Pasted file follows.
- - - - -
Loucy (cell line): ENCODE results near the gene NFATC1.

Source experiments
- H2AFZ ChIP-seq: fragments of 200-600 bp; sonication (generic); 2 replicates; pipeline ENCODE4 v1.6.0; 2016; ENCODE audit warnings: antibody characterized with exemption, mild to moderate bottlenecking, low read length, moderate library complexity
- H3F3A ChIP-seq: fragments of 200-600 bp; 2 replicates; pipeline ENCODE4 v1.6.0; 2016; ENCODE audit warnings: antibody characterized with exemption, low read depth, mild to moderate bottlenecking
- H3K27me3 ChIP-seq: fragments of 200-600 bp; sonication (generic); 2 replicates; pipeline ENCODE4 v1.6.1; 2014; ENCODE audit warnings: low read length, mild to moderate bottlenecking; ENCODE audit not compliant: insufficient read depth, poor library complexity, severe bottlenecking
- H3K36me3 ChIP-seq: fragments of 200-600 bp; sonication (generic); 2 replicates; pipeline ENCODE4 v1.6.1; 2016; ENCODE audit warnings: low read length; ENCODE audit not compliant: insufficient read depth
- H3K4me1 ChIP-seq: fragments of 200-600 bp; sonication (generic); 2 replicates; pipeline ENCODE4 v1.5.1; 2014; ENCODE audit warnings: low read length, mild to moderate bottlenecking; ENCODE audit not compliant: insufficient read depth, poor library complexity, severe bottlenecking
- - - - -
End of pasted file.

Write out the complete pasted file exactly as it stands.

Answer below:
Loucy (cell line): ENCODE results near the gene NFATC1.

Source experiments
- H2AFZ ChIP-seq: fragments of 200-600 bp; sonication (generic); 2 replicates; pipeline ENCODE4 v1.6.0; 2016; ENCODE audit warnings: antibody characterized with exemption, mild to moderate bottlenecking, low read length, moderate library complexity
- H3F3A ChIP-seq: fragments of 200-600 bp; 2 replicates; pipeline ENCODE4 v1.6.0; 2016; ENCODE audit warnings: antibody characterized with exemption, low read depth, mild to moderate bottlenecking
- H3K27me3 ChIP-seq: fragments of 200-600 bp; sonication (generic); 2 replicates; pipeline ENCODE4 v1.6.1; 2014; ENCODE audit warnings: low read length, mild to moderate bottlenecking; ENCODE audit not compliant: insufficient read depth, poor library complexity, severe bottlenecking
- H3K36me3 ChIP-seq: fragments of 200-600 bp; sonication (generic); 2 replicates; pipeline ENCODE4 v1.6.1; 2016; ENCODE audit warnings: low read length; ENCODE audit not compliant: insufficient read depth
- H3K4me1 ChIP-seq: fragments of 200-600 bp; sonication (generic); 2 replicates; pipeline ENCODE4 v1.5.1; 2014; ENCODE audit warnings: low read length, mild to moderate bottlenecking; ENCODE audit not compliant: insufficient read depth, poor library complexity, severe bottlenecking